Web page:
After precipitation input, the water vapour that returns to the atmosphere as a result of surface evaporation and crop transpiration, or evapotranspiration (ET), is the most significant component governing the water balance of cropland and an important ecosystem service. ET often exceeds growing season precipitation on the Canadian Prairies and soil water availability, besides nitrogen, remains one of the most limiting factors for crop production in the region. On the other hand, moisture conditions can be highly variable on the Prairies and excess moisture following extreme precipitation events (particularly on the eastern Prairies) has also been a problem in recent years leading to waterlogging, late or no seeding, poor emergence, and total crop losses in the late spring and early summer. For example, over the past decade in the province of Manitoba payment on post-harvest crop insurance claims for yield loss by excess moisture (drowning) has been almost double that for drought. Recent trends and projected climate scenarios suggest that precipitation increases can be expected during the early growing season in the region. For this reason it is particularly important to further elucidate the role of ET in regulating the water balance of cropland using contemporary micrometeorological measurements and estimates. These will help assess the role that ET plays within the hydrological cycle presently and under anticipated climate change scenarios. As well, it is important to gain understanding of the impact that changes in land management could have on ET and the cropland soil water balance from both drought and flood mitigation perspectives.
The present study reports on the results of four years (2012, 2013, 2014 and 2015) of growing season (1 June to 30 September) ET data from two annual crop fields located on the same organic farm in the Assiniboine River Basin of southwestern Manitoba, Canada. Using the energy balance residual technique, actual ET (ETa) was estimated as the latent energy flux calculated from the difference between net radiation (Rn) and the measured sensible and ground heat flux densities (H and G, respectively). A sonic anemometer-thermometer was used to directly measure H in each field using eddy covariance. Duplicated measurements of Rn were made in separate locations in each of the field's flux footprints, and G was estimated with duplicated arrays of heat flux plates and soil temperature/moisture probes. Weather data was collected on site and used to calculate reference ET (ET0) based on the FAO56 Penman-Monteith equation. Actual crop coefficient (Ka) values were estimated as ETa / ET0.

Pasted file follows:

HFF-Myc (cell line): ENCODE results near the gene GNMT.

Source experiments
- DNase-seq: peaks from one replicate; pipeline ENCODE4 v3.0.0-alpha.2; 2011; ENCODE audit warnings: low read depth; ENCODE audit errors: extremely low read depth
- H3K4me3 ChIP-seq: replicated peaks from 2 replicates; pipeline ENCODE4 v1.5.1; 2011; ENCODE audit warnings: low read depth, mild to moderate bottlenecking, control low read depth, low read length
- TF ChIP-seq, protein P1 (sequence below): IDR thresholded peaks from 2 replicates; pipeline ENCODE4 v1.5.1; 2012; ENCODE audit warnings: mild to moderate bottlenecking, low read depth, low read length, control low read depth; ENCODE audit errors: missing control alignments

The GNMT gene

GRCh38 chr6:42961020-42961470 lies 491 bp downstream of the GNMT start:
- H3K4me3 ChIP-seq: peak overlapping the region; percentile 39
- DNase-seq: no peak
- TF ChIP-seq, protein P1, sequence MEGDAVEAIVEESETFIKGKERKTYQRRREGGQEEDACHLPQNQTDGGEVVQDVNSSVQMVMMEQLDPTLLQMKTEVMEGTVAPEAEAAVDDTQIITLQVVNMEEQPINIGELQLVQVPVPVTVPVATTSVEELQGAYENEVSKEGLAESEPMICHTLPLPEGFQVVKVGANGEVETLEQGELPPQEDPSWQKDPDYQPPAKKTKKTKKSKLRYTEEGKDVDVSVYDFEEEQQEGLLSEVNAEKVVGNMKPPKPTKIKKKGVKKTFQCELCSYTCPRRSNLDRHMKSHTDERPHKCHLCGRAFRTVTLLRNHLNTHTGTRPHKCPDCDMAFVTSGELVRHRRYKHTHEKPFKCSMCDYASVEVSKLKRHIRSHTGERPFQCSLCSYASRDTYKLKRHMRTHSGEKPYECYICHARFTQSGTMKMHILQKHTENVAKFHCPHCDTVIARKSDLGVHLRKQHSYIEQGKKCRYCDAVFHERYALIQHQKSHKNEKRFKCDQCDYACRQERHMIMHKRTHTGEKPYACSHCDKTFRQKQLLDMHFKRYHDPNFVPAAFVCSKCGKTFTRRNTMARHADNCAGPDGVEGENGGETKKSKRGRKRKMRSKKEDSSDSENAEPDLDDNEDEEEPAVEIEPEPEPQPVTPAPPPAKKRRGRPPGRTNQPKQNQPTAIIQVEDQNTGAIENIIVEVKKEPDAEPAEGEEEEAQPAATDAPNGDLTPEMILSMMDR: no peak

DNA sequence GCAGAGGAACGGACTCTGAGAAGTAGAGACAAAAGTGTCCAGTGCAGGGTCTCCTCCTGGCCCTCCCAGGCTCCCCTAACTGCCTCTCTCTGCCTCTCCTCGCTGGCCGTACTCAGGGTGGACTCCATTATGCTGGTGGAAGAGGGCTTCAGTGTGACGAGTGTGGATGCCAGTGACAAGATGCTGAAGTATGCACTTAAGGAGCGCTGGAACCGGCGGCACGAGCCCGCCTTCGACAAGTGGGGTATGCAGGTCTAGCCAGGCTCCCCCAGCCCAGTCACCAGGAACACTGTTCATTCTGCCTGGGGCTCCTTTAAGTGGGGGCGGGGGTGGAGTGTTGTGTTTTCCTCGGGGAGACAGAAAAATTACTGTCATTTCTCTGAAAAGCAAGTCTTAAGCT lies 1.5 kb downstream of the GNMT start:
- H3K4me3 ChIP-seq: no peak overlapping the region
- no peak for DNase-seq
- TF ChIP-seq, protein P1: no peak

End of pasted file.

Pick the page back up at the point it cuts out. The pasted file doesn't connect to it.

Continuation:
The four growing seasons had contrasting climatic conditions, particularly those experienced in 2012 and 2014. In 2012, the site had approximately 50% of typical growing season precipitation and an average air temperature that was 1.6°C higher than normal (1981-2010). In 2014, there was over 140% of normal precipitation and an average air temperature close to the 30-year mean. The growing season conditions in 2013 and 2015 were much closer to normal. As a result, the median daily ET0 for the 2012 growing season (4.6 mm/day) was significantly higher (p < 0.05) compared to the other three years (3.6 to 3.9 mm/day) of the study which were statistically similar. However, differences in median daily ETa for the four growing seasons were only significantly different for one of the fields at the site between the 2015 (2.9 mm/day) or 2013 (3 mm/day) and the 2012 (1.9 mm/day) growing seasons. Contrasting seasonal patterns of daily Rn and ETa were evident within growing seasons between the two fields at the farm and were significantly different according to paired statistical tests for two and three of the four years, respectively. These differences in ETa between the two fields on the farm represent the impact of different crops (short season vs. long season, winter vs. summer annuals) and the timing of seeding and harvest operations.
Average cumulative ETa for the two fields at the site was 306 mm, 329 mm, 321 mm, and 360 mm for the 2012, 2013, 2014, and 2015 growing seasons which received 143 mm, 284 mm, 370 mm and 221 mm of rain, respectively. The median daily Ka (ETa / ET0) values were significantly different between 2012 (0.61) and 2014 (0.73) or 2015 (0.72) for one field at the site, and between 2012 (0.46) and all three (0.72 0.78) of the later growing seasons for the second field. The consistent reduction in ETa relative to ET0 in 2012 highlights the dominant role that lower than normal precipitation and reduced soil moisture played in limiting crop water use relative to the other years of the study. The excess moisture at the site in 2014 seems to have resulted in daily and cumulative seasonal ETa rates similar to more normal years. However, it was likely the result of higher evaporation during waterlogged periods relative to transpiration rates as crop performance and biomass production were negatively impacted and seasonal differences in ETa between the two fields present during the other years were muted in 2014. Implications of the research for the soil water balance at the site and possible impacts of future droughts and extreme precipitation events will be presented and discussed.